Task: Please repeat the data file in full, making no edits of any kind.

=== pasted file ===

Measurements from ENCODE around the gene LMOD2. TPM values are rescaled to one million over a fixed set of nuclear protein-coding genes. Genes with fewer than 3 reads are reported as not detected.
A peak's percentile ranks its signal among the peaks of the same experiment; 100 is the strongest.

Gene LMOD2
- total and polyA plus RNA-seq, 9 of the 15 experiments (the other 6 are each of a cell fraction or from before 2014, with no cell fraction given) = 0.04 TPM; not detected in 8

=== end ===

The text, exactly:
Measurements from ENCODE around the gene LMOD2. TPM values are rescaled to one million over a fixed set of nuclear protein-coding genes. Genes with fewer than 3 reads are reported as not detected.
A peak's percentile ranks its signal among the peaks of the same experiment; 100 is the strongest.

Gene LMOD2
- total and polyA plus RNA-seq, 9 of the 15 experiments (the other 6 are each of a cell fraction or from before 2014, with no cell fraction given) = 0.04 TPM; not detected in 8